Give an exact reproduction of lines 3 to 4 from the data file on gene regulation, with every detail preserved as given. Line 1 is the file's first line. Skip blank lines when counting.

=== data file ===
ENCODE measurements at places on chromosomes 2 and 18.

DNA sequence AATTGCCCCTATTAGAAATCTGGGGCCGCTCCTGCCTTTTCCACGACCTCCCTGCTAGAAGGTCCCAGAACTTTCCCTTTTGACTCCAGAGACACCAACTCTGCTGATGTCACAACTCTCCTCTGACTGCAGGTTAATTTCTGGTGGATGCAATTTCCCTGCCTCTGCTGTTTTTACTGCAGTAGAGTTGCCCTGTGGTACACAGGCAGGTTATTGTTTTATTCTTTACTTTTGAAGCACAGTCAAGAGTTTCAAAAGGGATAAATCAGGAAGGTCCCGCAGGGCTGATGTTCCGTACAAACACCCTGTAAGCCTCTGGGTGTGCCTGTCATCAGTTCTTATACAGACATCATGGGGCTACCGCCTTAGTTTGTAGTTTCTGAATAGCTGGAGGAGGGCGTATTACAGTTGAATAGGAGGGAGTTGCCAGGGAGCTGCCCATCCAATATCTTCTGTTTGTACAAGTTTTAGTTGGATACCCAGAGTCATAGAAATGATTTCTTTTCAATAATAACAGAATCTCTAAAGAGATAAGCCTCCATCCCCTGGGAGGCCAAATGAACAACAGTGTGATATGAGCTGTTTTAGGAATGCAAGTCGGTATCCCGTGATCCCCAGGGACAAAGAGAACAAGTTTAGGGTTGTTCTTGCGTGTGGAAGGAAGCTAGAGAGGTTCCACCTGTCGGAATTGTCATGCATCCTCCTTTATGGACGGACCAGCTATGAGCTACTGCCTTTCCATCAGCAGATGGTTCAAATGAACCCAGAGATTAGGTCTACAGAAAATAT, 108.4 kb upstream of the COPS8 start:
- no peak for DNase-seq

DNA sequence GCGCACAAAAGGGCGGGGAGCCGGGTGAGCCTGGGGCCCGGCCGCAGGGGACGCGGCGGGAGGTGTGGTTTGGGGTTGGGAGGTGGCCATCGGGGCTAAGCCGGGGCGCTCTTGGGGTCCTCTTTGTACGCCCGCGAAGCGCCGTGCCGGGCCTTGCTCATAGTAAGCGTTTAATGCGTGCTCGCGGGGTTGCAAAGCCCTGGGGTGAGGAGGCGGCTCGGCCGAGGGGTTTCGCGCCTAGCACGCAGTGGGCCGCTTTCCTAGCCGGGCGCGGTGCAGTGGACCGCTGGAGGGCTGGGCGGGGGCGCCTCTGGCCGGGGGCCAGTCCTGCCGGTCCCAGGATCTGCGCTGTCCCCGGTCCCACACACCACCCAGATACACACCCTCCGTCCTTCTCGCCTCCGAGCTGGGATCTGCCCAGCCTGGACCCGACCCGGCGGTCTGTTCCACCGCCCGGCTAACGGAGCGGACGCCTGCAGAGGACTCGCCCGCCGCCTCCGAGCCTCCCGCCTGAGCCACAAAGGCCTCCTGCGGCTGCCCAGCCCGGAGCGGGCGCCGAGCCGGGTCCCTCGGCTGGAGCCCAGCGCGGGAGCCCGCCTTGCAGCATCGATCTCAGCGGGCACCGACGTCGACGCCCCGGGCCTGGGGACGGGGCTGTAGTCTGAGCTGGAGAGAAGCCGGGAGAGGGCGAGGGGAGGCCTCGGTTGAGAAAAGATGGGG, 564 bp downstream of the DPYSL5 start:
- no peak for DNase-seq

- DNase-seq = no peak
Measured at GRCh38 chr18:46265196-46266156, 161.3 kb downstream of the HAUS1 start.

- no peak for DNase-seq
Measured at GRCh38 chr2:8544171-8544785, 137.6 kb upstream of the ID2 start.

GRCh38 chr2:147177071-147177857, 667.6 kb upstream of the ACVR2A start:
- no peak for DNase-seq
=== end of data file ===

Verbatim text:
- no peak for DNase-seq

DNA sequence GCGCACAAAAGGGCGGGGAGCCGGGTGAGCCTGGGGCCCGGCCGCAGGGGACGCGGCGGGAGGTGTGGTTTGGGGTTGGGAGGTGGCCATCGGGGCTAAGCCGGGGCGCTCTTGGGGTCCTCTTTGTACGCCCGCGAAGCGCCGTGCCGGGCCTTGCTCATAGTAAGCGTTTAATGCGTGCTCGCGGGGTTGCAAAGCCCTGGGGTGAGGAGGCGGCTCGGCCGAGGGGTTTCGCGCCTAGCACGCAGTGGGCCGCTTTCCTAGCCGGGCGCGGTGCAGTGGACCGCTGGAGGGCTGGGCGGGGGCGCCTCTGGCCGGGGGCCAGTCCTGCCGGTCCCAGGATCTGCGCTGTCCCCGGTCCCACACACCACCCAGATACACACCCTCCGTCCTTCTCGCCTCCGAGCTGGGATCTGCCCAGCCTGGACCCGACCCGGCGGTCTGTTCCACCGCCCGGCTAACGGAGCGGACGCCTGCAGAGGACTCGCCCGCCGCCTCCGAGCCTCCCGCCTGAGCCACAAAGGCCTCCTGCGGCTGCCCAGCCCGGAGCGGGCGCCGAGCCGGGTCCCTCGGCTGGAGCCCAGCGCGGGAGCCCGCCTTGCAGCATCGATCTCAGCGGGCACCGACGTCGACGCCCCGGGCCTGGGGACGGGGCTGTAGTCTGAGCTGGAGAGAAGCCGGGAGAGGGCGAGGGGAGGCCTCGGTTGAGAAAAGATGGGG, 564 bp downstream of the DPYSL5 start: